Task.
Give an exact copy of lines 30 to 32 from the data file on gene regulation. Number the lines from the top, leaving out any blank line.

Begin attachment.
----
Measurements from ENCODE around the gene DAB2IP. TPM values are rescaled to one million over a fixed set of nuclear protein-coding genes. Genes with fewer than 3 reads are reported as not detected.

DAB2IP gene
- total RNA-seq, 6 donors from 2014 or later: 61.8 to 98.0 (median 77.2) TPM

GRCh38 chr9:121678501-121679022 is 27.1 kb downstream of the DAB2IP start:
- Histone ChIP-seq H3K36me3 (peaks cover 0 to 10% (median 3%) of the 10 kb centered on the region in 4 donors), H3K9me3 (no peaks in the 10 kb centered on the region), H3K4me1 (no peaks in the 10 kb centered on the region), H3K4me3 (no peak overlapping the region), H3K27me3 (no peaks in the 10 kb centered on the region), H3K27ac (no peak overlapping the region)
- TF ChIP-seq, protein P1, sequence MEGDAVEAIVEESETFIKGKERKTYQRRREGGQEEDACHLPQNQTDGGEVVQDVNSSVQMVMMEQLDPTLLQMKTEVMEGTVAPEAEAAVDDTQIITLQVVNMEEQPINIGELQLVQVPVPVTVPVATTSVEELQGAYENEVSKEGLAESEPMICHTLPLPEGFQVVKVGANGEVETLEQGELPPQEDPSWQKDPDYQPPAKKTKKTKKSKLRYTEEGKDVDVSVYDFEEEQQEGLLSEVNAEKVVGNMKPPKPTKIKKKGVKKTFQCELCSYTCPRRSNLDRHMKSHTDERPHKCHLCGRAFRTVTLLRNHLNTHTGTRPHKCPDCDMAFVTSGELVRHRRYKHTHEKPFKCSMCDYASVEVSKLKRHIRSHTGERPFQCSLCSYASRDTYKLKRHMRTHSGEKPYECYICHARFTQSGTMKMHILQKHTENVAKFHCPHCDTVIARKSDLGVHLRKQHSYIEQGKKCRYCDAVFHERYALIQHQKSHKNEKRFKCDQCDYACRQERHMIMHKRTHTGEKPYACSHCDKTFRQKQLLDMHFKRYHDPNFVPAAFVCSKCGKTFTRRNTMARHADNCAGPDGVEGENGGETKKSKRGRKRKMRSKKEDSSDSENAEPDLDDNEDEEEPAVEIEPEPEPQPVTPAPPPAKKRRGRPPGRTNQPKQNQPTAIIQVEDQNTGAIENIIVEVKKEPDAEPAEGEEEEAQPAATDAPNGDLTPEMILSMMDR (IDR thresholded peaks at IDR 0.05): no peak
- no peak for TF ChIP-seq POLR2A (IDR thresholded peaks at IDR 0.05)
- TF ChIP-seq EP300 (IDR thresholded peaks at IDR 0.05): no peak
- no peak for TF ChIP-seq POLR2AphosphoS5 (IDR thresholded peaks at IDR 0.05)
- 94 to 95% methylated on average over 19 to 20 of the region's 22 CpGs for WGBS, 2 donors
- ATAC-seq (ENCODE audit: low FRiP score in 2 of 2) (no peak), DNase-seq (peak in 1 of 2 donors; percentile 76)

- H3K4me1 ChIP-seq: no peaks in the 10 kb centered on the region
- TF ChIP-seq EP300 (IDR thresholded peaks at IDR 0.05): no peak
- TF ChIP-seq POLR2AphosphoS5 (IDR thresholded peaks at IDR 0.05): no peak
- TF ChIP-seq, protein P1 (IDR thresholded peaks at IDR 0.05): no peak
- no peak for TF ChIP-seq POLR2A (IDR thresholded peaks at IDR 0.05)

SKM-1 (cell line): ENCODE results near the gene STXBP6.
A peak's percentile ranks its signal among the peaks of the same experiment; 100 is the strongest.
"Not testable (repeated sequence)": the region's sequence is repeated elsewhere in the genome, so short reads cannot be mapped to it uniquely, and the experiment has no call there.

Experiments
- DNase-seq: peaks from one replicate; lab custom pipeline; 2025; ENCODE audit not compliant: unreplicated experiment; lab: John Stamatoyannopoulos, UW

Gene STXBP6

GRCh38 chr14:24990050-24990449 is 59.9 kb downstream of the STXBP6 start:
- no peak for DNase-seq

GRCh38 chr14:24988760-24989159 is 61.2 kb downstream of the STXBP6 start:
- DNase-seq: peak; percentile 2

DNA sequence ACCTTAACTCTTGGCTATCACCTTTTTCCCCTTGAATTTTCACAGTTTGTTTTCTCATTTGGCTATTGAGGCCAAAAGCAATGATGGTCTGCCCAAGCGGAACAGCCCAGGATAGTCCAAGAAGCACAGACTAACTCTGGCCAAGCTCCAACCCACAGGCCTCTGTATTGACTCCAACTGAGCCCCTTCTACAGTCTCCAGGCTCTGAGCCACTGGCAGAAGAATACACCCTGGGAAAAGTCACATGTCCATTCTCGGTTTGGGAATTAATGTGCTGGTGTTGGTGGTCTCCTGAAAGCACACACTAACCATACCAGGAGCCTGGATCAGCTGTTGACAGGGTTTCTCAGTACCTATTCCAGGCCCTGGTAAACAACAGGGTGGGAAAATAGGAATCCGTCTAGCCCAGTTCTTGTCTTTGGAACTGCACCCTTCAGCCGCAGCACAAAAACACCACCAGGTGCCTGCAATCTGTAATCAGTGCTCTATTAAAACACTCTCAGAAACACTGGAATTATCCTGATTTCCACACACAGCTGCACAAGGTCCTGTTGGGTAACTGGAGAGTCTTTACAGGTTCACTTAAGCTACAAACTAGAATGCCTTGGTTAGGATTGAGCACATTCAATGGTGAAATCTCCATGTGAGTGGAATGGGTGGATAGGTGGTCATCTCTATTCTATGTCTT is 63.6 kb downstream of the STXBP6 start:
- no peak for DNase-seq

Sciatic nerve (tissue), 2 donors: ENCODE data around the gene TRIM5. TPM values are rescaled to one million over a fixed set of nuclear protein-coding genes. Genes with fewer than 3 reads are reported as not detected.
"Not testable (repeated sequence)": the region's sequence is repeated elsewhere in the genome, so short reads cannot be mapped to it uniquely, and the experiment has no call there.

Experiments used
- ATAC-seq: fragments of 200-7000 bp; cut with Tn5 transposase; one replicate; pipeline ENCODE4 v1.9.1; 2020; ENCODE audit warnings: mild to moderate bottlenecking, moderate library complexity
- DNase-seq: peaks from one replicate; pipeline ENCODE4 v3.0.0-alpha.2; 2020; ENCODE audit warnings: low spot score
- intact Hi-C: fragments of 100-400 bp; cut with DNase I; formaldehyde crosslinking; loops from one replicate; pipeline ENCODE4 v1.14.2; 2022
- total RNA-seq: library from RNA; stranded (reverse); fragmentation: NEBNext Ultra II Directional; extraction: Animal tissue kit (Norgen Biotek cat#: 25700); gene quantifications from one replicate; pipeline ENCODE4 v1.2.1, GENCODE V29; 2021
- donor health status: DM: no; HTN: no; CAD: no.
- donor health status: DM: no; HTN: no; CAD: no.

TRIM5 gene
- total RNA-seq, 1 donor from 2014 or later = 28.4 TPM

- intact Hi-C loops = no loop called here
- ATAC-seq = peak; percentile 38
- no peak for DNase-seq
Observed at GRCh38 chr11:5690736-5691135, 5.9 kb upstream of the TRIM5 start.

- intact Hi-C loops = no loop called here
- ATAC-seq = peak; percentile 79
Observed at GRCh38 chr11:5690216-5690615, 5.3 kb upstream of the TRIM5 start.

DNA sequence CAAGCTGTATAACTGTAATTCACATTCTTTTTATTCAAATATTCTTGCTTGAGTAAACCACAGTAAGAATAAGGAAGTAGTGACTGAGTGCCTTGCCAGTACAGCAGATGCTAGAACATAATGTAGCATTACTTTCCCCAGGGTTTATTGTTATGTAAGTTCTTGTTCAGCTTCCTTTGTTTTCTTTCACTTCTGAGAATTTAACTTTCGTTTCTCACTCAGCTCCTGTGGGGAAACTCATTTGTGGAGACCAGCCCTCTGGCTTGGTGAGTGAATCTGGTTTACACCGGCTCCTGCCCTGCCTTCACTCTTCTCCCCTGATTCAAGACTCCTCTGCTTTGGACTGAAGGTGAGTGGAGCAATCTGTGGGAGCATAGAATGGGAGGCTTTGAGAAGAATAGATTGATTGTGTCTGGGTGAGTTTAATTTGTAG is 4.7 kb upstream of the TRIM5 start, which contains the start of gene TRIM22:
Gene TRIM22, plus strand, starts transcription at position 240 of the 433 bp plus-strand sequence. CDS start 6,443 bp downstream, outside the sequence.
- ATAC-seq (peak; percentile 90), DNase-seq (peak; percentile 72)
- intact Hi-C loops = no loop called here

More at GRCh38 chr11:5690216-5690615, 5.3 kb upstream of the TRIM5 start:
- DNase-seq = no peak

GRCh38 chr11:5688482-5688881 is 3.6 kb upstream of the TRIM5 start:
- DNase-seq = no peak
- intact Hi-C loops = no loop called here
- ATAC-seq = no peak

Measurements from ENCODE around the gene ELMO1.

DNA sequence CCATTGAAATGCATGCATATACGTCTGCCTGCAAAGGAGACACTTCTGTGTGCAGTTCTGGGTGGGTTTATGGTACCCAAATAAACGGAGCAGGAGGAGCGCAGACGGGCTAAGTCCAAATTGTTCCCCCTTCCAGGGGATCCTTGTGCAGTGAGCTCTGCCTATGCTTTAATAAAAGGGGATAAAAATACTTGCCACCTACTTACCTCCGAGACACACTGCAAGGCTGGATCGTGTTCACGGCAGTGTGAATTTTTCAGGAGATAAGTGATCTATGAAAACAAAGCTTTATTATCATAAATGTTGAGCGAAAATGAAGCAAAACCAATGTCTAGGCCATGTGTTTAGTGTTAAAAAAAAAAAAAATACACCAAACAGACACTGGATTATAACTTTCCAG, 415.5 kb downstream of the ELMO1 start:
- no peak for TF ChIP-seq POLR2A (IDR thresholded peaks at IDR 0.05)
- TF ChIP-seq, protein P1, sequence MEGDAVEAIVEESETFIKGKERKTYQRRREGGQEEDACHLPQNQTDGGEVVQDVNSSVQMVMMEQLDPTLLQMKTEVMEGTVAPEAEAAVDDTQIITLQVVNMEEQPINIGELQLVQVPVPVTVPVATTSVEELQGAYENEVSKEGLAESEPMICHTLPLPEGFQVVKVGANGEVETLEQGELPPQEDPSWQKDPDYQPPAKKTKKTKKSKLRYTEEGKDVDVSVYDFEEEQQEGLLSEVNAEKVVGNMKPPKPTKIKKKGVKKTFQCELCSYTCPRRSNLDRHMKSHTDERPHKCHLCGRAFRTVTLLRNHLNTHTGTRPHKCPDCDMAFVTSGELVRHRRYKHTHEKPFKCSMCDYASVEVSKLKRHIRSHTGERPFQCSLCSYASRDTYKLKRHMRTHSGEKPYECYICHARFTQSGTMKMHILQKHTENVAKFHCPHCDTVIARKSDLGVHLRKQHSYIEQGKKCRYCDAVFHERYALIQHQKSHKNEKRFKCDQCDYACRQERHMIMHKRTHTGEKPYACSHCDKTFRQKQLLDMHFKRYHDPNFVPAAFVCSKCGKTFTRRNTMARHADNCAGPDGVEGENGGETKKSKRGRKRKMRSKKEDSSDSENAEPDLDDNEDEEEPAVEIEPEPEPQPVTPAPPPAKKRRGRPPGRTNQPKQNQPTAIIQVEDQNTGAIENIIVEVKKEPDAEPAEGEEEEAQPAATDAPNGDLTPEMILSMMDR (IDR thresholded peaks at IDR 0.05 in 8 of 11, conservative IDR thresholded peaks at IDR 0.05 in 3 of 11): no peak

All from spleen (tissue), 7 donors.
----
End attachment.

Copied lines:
"Not testable (repeated sequence)": the region's sequence is repeated elsewhere in the genome, so short reads cannot be mapped to it uniquely, and the experiment has no call there.

Experiments used
- ATAC-seq: fragments of 200-7000 bp; cut with Tn5 transposase; one replicate; pipeline ENCODE4 v1.9.1; 2020; ENCODE audit warnings: mild to moderate bottlenecking, moderate library complexity